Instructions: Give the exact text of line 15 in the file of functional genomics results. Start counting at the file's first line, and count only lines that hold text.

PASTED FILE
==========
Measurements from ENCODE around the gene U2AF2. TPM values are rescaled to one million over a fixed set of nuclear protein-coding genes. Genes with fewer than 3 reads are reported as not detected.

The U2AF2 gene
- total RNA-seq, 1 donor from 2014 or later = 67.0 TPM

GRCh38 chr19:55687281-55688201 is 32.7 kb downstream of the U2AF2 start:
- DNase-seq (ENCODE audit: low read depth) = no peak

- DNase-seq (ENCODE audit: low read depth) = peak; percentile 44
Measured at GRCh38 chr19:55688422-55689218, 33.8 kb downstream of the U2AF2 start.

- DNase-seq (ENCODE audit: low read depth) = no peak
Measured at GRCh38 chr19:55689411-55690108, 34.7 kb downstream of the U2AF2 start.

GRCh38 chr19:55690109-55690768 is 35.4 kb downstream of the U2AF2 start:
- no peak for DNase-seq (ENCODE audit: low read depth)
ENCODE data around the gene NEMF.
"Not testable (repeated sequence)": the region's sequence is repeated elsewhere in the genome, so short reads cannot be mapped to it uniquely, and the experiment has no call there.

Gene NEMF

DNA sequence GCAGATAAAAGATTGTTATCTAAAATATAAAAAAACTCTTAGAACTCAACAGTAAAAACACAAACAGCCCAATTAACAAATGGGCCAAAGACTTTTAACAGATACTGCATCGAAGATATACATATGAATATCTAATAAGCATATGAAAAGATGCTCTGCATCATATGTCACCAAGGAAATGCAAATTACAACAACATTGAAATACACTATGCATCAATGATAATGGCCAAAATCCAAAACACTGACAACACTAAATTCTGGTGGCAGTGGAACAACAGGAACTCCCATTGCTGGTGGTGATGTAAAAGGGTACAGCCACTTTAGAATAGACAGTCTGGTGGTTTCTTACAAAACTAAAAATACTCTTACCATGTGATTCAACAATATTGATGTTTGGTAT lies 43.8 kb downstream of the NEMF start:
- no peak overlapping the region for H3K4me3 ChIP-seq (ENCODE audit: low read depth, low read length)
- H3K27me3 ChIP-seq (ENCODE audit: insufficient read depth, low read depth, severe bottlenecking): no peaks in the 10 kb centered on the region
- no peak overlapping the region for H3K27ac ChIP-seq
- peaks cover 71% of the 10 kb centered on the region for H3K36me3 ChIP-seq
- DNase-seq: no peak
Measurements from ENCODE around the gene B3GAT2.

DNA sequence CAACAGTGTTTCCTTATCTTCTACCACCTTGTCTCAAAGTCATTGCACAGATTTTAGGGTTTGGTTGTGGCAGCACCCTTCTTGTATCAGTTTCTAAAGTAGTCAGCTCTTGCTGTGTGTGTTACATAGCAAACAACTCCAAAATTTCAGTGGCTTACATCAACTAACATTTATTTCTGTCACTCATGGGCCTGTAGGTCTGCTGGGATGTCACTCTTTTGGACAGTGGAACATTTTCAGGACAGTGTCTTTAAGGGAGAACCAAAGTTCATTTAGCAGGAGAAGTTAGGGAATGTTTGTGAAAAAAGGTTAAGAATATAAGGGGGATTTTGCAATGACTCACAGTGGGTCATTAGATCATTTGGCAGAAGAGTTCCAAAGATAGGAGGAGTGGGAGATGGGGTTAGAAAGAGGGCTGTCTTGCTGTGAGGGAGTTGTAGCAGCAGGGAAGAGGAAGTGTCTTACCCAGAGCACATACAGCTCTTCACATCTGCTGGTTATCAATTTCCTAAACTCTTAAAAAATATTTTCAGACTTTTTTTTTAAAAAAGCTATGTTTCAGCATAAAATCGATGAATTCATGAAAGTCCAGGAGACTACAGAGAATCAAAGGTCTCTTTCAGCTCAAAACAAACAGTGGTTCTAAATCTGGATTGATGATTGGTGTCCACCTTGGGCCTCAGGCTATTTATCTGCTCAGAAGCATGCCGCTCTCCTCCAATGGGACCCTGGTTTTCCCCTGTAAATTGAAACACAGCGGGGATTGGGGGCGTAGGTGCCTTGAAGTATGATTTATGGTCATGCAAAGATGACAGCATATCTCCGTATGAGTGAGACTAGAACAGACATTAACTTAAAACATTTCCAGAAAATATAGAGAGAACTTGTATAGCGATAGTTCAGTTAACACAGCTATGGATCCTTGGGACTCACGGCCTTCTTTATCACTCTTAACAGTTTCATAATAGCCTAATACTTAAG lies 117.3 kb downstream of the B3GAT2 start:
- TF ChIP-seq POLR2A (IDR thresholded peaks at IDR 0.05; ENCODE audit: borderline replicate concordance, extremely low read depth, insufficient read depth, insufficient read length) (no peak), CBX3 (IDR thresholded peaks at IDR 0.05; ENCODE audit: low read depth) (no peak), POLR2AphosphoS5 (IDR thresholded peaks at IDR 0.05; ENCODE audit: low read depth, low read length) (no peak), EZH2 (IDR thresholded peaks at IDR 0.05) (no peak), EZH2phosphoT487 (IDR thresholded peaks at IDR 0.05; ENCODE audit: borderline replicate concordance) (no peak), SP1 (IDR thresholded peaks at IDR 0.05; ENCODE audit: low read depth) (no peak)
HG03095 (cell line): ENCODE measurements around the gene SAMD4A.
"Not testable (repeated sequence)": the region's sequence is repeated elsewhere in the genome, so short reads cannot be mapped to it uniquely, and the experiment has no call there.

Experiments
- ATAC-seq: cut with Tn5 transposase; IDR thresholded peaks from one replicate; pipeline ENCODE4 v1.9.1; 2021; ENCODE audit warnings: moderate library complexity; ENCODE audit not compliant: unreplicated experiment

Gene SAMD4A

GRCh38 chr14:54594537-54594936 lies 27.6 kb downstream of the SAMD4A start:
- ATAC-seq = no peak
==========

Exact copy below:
DNA sequence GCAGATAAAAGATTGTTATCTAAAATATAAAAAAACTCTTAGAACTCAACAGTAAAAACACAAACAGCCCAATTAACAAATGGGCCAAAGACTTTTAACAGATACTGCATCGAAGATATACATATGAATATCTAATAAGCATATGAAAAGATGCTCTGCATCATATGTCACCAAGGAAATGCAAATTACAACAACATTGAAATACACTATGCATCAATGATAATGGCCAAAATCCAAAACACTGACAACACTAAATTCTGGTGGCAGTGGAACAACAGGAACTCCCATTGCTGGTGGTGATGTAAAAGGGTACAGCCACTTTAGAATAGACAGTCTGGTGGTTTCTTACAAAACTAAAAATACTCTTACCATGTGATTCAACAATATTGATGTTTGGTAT lies 43.8 kb downstream of the NEMF start: